It was the website that allowed you to watch an entire season of "24" in a single weekend, got you caught up on "Lost" before the season premiere and helped you understand why, for nearly 10 years, people wouldn't shut up about "The Sopranos."
So, it only made sense that when Netflix decided to get into original programming with the Kevin Spacey-powered political drama, "House of Cards," it would release all 13 episodes at once, giving subscribers a chance to watch the entire first season in one sitting if they so chose.
I wouldn't be surprised if many did just that. This is a very good show.
The show revolves around the political machinations of the fictional -- and at times, borderline serpentine -- U.S. Rep. and House Majority Whip Frank Underwood, played by Spacey, and his wife, Claire, portrayed by Robin Wright.
Never miss a local story.
The season opens with the inauguration of a new president, under whom Underwood expects to serve as Secretary of State, only to be spurned because he is simply too valuable in his current position to assume the cabinet post.
Needless to say, Underwood isn't pleased by this and sets in motion a plan to get what he wants. At any cost.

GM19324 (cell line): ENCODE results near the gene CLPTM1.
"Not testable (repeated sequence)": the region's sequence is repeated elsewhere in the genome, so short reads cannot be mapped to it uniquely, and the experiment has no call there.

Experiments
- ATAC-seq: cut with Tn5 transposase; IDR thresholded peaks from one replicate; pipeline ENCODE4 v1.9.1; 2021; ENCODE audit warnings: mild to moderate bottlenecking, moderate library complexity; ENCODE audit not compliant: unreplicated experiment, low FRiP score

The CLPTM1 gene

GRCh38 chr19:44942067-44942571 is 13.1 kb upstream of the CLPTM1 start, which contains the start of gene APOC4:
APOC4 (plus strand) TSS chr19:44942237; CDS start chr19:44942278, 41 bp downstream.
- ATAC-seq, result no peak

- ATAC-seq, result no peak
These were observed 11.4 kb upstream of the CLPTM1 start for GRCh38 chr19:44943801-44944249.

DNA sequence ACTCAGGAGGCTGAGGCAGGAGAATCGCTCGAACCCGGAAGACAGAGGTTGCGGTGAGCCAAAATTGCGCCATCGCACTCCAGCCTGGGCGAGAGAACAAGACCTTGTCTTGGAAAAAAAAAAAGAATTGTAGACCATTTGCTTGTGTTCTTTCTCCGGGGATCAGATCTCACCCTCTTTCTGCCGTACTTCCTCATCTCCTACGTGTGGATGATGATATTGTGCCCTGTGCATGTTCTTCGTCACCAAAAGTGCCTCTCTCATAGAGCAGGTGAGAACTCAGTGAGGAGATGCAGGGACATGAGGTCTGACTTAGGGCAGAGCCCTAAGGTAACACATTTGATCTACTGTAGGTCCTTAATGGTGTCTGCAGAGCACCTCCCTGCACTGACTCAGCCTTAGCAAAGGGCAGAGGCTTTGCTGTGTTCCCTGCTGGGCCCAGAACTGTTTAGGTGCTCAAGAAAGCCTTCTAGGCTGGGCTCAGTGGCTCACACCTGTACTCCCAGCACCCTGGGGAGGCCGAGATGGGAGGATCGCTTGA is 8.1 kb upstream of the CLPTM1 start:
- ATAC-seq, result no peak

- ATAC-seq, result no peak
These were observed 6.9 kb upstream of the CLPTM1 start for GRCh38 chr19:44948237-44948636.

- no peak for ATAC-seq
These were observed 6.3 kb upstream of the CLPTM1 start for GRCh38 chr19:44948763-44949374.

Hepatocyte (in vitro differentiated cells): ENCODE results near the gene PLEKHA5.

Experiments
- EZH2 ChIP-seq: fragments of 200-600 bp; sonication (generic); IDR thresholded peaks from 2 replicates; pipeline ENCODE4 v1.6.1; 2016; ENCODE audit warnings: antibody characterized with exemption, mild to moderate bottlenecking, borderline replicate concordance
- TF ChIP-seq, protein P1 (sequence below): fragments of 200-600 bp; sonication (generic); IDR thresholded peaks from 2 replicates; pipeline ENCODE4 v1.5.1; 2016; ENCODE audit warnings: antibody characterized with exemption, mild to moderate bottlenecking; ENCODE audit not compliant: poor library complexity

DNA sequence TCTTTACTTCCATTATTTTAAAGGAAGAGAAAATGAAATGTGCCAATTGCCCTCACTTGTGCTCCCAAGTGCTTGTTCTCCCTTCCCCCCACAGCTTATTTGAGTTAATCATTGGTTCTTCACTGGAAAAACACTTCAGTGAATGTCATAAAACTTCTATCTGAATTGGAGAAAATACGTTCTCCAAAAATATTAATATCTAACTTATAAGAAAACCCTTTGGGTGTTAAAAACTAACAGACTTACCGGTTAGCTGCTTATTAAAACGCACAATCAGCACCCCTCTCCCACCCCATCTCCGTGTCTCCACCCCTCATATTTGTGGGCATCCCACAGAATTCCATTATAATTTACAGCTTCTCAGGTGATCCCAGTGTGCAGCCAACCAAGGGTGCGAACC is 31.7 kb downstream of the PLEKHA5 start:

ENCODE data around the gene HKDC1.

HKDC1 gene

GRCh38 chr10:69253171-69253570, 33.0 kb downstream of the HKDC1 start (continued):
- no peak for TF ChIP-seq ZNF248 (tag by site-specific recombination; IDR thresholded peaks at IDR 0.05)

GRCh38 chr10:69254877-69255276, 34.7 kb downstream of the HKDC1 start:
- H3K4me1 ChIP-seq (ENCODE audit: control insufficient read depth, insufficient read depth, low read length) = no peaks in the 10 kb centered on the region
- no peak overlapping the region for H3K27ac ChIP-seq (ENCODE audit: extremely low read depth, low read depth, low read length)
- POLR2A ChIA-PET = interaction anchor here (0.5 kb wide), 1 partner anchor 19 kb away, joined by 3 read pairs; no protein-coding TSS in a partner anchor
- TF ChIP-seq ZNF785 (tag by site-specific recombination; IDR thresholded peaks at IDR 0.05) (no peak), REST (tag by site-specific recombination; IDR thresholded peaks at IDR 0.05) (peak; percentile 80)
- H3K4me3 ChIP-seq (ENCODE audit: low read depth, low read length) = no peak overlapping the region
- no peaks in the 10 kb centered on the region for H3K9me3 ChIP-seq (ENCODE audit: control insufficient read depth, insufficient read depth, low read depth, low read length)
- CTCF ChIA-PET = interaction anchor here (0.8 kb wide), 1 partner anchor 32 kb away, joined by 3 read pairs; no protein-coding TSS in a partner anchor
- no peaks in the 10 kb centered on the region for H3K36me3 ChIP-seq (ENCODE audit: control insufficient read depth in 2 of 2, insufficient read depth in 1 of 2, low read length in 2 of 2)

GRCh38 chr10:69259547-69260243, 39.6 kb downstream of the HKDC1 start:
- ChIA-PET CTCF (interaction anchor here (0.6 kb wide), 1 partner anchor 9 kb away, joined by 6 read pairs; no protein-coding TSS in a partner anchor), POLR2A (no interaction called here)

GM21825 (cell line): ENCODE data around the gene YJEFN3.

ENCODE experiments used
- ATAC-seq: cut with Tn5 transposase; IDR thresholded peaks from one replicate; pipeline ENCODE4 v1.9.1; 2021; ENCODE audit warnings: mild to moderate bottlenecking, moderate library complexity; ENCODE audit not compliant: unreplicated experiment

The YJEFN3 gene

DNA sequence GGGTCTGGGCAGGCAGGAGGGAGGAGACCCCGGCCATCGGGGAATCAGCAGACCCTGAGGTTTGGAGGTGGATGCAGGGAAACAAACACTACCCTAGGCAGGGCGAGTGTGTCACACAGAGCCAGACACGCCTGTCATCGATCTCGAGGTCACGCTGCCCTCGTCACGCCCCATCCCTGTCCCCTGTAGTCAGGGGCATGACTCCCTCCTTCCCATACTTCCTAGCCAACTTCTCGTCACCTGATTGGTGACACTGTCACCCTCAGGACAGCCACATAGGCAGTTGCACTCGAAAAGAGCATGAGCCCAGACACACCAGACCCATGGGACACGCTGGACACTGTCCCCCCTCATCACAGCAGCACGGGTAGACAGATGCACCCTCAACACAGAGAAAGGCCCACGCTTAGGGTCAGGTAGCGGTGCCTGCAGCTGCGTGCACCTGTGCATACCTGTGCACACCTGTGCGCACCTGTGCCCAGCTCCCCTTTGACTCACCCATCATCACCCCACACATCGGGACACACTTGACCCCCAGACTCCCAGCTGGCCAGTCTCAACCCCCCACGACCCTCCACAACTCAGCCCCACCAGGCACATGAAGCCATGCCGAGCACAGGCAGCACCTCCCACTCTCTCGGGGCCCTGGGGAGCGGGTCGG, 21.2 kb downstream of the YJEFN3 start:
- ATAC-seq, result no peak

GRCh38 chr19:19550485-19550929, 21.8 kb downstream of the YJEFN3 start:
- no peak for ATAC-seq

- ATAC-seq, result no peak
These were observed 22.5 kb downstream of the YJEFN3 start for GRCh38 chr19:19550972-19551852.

Shakespearean in its themes, "House of Cards" offers viewers an inside -- and from what political experts have said, a fairly accurate -- look at the almost constant struggle for power in our nation's capital.
While the show is endlessly watchable, it is far from perfect.
Viewers from South Carolina, the state from which Underwood hails, will cringe upon hearing a region of our state referred to as the "Upcountry" and will smirk as Underwood attends a library dedication at his alma mater, The Sentinel, a prestigious military academy in Charleston that clearly stands in for The Citadel.
And don't get me started on Spacey's attempt at a South Carolina accent.
Another of the show's glaring weaknesses is the way journalism is woven into the plot.
Sadly, as is the case with so many shows that attempt this -- yes, even "The Wire" -- scenes that involve reporters often fall flat; the actors aping how they believe political reporters behave, often to an unintentionally comedic effect.
Those flaws notwithstanding, I suspect that fans of shows like "Damages," "The Good Wife," and other such dramas will find much to enjoy here.
"House of Cards" is incredibly well made, beautifully shot and, as usual, Spacey is electric.
The only question is, when will we get season two?
Follow reporter Patrick Donohue at twitter.com/IPBG_Patrick.
FOR MORE COLUMNS BY PATRICK DONOHUE